A team of researchers has found traces of a new particular species of prehistoric sharks called the “megalolamna paradoxodon,” which dates back to 20 million years and resembles modern white sharks.
The new discovery shows a never-before-seen species of sharks that lived during the Miocene period and belongs to a family group of sharks called ‘Lamniformes,” in which modern sharks are featured. Researchers discovered the megalolamna paradoxodon thanks to a series of teeth that measured almost 1.77 inches, found in both eastern and western U.S regions, Japan and Peru.
“The fact that such a large shark with such a wide geographic distribution had evaded recognition until now indicates just how little we still know about the Earth’s ancient marine ecosystem,” said Kenshu Shimada, a paleobiologist from DePaul University in Chicago and the study’s first author.
Can researchers calculate the size of a shark by measuring its teeth?
Sharks are dangerous predators that live somewhere in the ocean’s deep structures, located at the top of the marine food chains. They represent an imminent threat to those who share space with them.
Researchers discovered the first trace of an ancient shark when analyzing the fossils of a “spiny shark” that dated back to over 420 million years. Since then, over 500 different species of sharks have been found in the deepest oceans, living in depths of up to 6561.68 feet.
Sharks are measured in different species depending on their size. For example, the smallest shark is called the dwarf lantern shark and measures only 6.6 inches, while the title the of the world’s largest shark goes to the whale shark that measures up to 39 feet long.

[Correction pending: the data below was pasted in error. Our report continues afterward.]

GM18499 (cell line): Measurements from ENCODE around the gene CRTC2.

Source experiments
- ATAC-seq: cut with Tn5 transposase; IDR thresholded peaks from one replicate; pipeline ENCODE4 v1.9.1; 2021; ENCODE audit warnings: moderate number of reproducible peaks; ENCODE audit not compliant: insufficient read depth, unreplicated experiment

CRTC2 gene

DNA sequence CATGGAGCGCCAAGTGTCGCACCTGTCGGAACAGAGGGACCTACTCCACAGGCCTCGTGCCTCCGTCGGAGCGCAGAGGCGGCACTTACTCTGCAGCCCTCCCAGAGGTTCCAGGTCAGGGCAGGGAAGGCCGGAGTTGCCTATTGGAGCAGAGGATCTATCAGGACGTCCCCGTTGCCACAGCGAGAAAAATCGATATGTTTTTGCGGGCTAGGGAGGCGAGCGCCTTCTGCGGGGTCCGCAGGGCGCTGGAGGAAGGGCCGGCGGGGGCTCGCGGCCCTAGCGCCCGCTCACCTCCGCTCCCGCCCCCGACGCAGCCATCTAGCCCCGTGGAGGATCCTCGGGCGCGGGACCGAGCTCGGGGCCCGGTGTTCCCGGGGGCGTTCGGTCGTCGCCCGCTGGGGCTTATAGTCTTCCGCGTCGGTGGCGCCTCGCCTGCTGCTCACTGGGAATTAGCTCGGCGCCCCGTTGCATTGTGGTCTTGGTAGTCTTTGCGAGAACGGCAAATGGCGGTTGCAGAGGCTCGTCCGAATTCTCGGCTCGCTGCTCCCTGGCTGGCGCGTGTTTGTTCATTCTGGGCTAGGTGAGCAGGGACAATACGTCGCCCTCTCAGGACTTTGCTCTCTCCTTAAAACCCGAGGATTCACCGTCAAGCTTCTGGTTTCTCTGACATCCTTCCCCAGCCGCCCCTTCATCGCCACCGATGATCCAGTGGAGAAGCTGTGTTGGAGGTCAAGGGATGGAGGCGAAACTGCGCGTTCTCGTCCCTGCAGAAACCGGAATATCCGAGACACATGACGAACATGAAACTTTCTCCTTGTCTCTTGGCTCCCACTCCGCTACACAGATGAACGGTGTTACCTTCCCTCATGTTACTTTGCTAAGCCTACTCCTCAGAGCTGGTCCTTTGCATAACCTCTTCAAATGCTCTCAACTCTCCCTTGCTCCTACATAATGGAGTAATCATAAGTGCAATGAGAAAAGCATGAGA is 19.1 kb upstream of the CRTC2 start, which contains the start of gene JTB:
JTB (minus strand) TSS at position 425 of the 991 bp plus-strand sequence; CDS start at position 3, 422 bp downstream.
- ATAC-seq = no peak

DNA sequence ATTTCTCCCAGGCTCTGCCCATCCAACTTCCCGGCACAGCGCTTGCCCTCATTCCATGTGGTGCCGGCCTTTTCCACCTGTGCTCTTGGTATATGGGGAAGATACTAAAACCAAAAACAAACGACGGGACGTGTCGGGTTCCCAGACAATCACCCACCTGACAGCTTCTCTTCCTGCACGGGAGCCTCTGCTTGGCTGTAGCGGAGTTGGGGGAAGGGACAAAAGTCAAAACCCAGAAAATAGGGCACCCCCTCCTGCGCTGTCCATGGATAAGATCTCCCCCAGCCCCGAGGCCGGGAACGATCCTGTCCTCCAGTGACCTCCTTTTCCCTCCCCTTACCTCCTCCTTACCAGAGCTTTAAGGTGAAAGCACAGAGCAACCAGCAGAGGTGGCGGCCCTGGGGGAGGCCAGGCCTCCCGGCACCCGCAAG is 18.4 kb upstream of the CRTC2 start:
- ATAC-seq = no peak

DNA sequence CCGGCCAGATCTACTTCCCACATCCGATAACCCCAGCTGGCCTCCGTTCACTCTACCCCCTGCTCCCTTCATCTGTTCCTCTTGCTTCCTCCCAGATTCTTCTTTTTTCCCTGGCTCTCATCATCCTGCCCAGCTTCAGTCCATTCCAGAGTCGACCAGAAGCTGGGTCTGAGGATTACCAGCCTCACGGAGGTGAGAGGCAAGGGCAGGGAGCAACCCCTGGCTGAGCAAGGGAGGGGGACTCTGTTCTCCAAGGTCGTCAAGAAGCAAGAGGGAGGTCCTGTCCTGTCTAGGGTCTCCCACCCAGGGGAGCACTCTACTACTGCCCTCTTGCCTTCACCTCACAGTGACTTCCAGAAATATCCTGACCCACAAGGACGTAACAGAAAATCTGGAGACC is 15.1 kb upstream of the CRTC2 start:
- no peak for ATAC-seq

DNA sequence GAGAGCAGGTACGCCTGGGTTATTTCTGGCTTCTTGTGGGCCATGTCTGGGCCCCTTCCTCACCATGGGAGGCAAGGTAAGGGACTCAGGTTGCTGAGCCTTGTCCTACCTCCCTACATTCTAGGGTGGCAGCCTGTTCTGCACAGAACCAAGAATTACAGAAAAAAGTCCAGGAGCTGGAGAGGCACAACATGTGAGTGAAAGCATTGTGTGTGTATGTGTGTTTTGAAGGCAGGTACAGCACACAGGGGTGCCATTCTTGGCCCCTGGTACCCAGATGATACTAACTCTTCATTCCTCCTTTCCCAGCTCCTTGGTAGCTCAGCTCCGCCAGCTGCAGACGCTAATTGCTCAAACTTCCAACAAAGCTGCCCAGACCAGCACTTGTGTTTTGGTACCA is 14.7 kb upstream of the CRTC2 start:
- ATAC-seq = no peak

The team of researchers led by Professor Shimada first thought that the megalolamna paradoxodon belonged to a genus of sharks called “Lamna” in which today’s salmon shark is featured, due to its large teeth.
However, after analyzing the ancient teeth and comparing them to modern-day sharks, researchers noted that this genus didn’t fit the fossils’ measures. According to Shimada’s report, the found-teeth were too robust and they fit better with the “Otodus” type.
Researchers noted that the Megalolamna actually was the Otodus’ closest relative with a 45-million-year gap between the two cousins. This discovery was made when researchers compared the fossils with evidence belonging to the Carcharocles Megalodon, the species that features history’s largest shark.
The Carcharocles Megalodon species grows up to be almost 60 feet long and according to studies its bite could be even harder than a T-Rex’s bite. The Megalodon, as well as the newly discovered Paradoxodon, belong to the Otodontidae family.
Shark researchers have debated whether the Megalodon should be placed in the Otodus family due to its large size, and now thanks to the comparison with the Megalolamma, researchers have proof.
Researchers note that the M. Paradoxodon had large teeth that allowed the predator to seize and slice prey thanks to its front and back teeth that worked as sharp knives.
Initial studies affirm the newly-discovered species lived in coastal and shallow waters with midlatitudes such as where the team of researchers found the fossils in North Carolina, California, Japan, and Peru.
Shimada’s team of researchers has concluded that the recently-found shark measured up to 12 feet long and could be a few inches smaller than its modern competitor the great “white shark.” However, some scientists don’t agree with this position.
John-Paul Hodnett, a shark specialist at Philadelphia’s Saint Joseph’s University, said that calculating the size of a shark only by its teeth could result in a mistake, Live Science informed.
Professor Shimada’s findings have been published in the Journal of Historical Biology and hope to shed some light on the oceanic history of these long-studied predators.
“For teeth, you should always be cautious of the fact that it is possible to have very large or small teeth in a shark’s jaw, which do not represent the true aspect of the shark’s body,” informed Hodnett, who compared the modern whale shark’s small teeth to the animal’s size (12 meters).
Source: DePaul University